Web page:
Banks Took N319bn CBN Loan For Liquidity Control – Report
Commercial banks and merchant banks have accessed N319.28 billion loan from the Central Bank of Nigeria (CBN) to control their liquidity positions and maintain industry stability, the CBN Economic report for October released yesterday has shown.
It also showed that the loans came through the Standing Facilities and were meant to allow the lenders square-up their positions in October.
According to the report, CBN standing facilities were available at the discount window for banks to meet up with their liquidity obligations by either borrowing from the standing lending facilities (SLF) or depositing excess funds at the standing deposit facilities (SDF) windows at the end of each business day.
The report said trend at the CBN standing facilities window showed more patronage at the Standing Deposit Facility (SDF) window. Applicable rates for the Standing Lending Facility (SLF) and SDF remained at 15.50 and 8.50 per cent, respectively.
The loans, which came as Standing Lending Facility (SLF) including the Intra-day Lending Facilities (ILF), were accessed by the banks to enable them either meet their short-term liquidity needs or place their surpluses.
The total SLF granted during the review period was N319.28 billion comprising of N227.68 billion direct SLF and N91.60 billion ILF converted to overnight repo.
It said daily average was N17.74 billion in the 18 transaction days from October 1 – 25, 2019. Daily request ranged from between N0.42 billion to N148.96 billion while total interest earned was N0.18 billion.
The total SDF granted during the period under review was N545.71 billion with a daily average of N30.32 billion in the 18 transaction days from October 1- 25, 2019. Daily request ranged from N6.90 billion to N43.90 billion while cost incurred on SDF in the month stood at N0.18 billion.
The SLF is an overnight CBN credit available on banking days between 2 pm and 3.30 pm, with settlement done on same day value. Funds were sourced mainly from time, savings and foreign currency deposits, as well as accretion to unclassified assets. The funds were used, largely, to extend credit to the private sector and payment of claims on demand deposit. The rates for SDF and SLF remained at nine and 16 per cent, respectively.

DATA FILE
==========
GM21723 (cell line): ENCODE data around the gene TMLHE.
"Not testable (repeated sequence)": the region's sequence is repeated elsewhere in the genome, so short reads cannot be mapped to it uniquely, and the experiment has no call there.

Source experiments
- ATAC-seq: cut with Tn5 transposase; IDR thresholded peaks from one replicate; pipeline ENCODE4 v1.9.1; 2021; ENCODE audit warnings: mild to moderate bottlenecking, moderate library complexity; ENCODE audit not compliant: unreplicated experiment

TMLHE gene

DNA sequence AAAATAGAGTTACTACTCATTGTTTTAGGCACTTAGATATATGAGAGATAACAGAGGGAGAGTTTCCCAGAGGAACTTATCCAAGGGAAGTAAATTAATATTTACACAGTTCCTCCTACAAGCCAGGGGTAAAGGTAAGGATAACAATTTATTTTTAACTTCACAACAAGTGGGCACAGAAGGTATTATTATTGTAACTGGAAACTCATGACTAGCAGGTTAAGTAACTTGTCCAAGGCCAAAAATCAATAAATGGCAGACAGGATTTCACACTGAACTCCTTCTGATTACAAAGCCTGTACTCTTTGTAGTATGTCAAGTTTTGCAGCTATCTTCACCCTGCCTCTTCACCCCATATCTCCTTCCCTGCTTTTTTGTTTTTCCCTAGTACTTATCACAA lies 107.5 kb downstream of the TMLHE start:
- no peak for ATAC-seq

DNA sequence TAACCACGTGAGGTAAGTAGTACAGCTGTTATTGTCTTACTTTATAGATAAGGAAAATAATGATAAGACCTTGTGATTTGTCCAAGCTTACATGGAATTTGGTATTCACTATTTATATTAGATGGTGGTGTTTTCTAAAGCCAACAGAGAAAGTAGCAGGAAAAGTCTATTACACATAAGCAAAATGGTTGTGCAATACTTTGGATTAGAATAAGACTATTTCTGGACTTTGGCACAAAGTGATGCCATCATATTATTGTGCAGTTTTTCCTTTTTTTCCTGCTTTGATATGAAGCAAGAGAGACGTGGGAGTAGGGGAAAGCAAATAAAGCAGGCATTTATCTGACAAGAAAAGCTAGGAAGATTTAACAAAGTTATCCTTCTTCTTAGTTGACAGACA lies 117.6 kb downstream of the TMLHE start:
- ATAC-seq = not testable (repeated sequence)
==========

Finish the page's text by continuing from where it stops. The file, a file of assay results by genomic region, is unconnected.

The report also showed that total assets and liabilities of commercial banks amounted to N39.6 trillion at end-September 2019, showing 0.1 per cent increase, compared with the level at the end of the preceding month. Funds were sourced, mainly, from sale of foreign assets, credit from the Bank and the realisation of claims on the Federal Government. The funds were used, mainly, to increase claims on the private sector, reduce unclassified liabilities and shore up capital.
Commercial banks’ credit to the domestic economy rose by 1.4 per cent to N22.1 trillion at end-September 2019, compared with the level at the end of the preceding month. The development was attributed to the rise in its claims on the private sector component.
Total specified liquid assets of banks stood at N13.7 trillion at end- September 2019, representing 59.0 per cent of their total current liabilities. At that level, the liquidity ratio was 0.4 percentage point lower than the level at the end of the preceding month, and was 29.0 percentage points above the stipulated minimum liquidity ratio of 30.0 per cent. The loans- to-deposit ratio, at 62.1 per cent, was 1.1 percentage point above the level at the end of the preceding month and was lower than the maximum ratio of 80.0 per cent by 17.9 percentage points.